28 (11th Cir. 2010) (citing Marbury v. Sullivan, 957 F.2d 837, 839 (11th Cir. 1992)). If an ALJ
discredits the subjective testimony of a plaintiff, then he must “articulate explicit and adequate
reasons for doing so. [citations omitted]. Failure to articulate the reasons for discrediting
subjective testimony requires, as a matter of law, that the testimony be accepted as true.”
Wilson, 284 F.3d at 1225.
“A clearly articulated credibility finding with substantial supporting evidence in the
record will not be disturbed by a reviewing court.” Foote v. Chater, 67 F.3d 1553, 1562 (11th
Cir. 1995)). The factors an ALJ must consider in evaluating a plaintiff’s subjective symptoms
are: “(1) the claimant’s daily activities; (2) the nature and intensity of pain and other symptoms;
(3) precipitating and aggravating factors; (4) effects of medications; (5) treatment or measures
taken by the claimant for relief of symptoms; and other factors concerning functional
limitations.” Moreno, 366 F. App’x at 28 (citing 20 C.F.R. § 404.1529(c)(3)).
On February 6, 2013, F. Desmond Hussey. M.D., started Plaintiff on Topamax to prevent
headaches. (Tr. at 356). Plaintiff testified that his migraine headaches were a bit better with
Topamax and they were reduced in number and severity. (Tr. at 57-58). On April 1, 2013, Dr.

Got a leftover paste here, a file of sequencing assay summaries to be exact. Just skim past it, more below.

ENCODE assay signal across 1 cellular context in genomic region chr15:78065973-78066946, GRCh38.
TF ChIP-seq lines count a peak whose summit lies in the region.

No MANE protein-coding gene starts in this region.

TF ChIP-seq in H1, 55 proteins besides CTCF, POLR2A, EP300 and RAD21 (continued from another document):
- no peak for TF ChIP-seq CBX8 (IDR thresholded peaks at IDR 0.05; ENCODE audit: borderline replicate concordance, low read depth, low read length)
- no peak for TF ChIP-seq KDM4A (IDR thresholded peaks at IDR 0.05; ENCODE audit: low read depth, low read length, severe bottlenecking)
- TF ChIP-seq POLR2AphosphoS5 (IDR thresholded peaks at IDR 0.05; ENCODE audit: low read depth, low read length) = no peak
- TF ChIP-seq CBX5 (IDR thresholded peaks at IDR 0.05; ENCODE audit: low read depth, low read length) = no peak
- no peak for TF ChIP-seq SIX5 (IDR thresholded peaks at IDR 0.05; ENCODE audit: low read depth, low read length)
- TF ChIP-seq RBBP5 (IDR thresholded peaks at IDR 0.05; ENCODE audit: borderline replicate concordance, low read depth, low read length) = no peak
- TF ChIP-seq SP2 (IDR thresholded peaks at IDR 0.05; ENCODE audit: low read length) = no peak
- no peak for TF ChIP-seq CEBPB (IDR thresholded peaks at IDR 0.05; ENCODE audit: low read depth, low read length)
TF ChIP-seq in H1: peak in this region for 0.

Hussey reported that Plaintiff’s headaches were improving on Topamax. (Tr. at 409).
Additionally, Plaintiff testified that he takes Zomig when he has a migraine headache. (Tr. at
58). Plaintiff testified that he has two to three migraine headaches per month and they last
approximately five to six hours. (Tr. at 58). When he has a migraine headache, Plaintiff takes
medication and then sleeps. (Tr. at 58).
The ALJ cited to Plaintiff’s testimony that Plaintiff was taking Topamax, which had
reduced the frequency and severity of his migraine headaches. (Tr. at 21). The ALJ reviewed
Plaintiff’s testimony concerning taking Zomig, and noted that it had helped to alleviate the
symptoms of the two to three migraines that Plaintiff experienced each month. (Tr. at 21). The
ALJ did not find Plaintiff’s statements concerning the intensity, persistence, and limiting effects
of his symptoms to be entirely credible. (Tr. at 21).
The ALJ also cited to Dr. Hussey’s records. (Tr. at 23). The ALJ considered Dr.
Hussey’s notes that Plaintiff’s temporal headaches were associated with his mechanical neck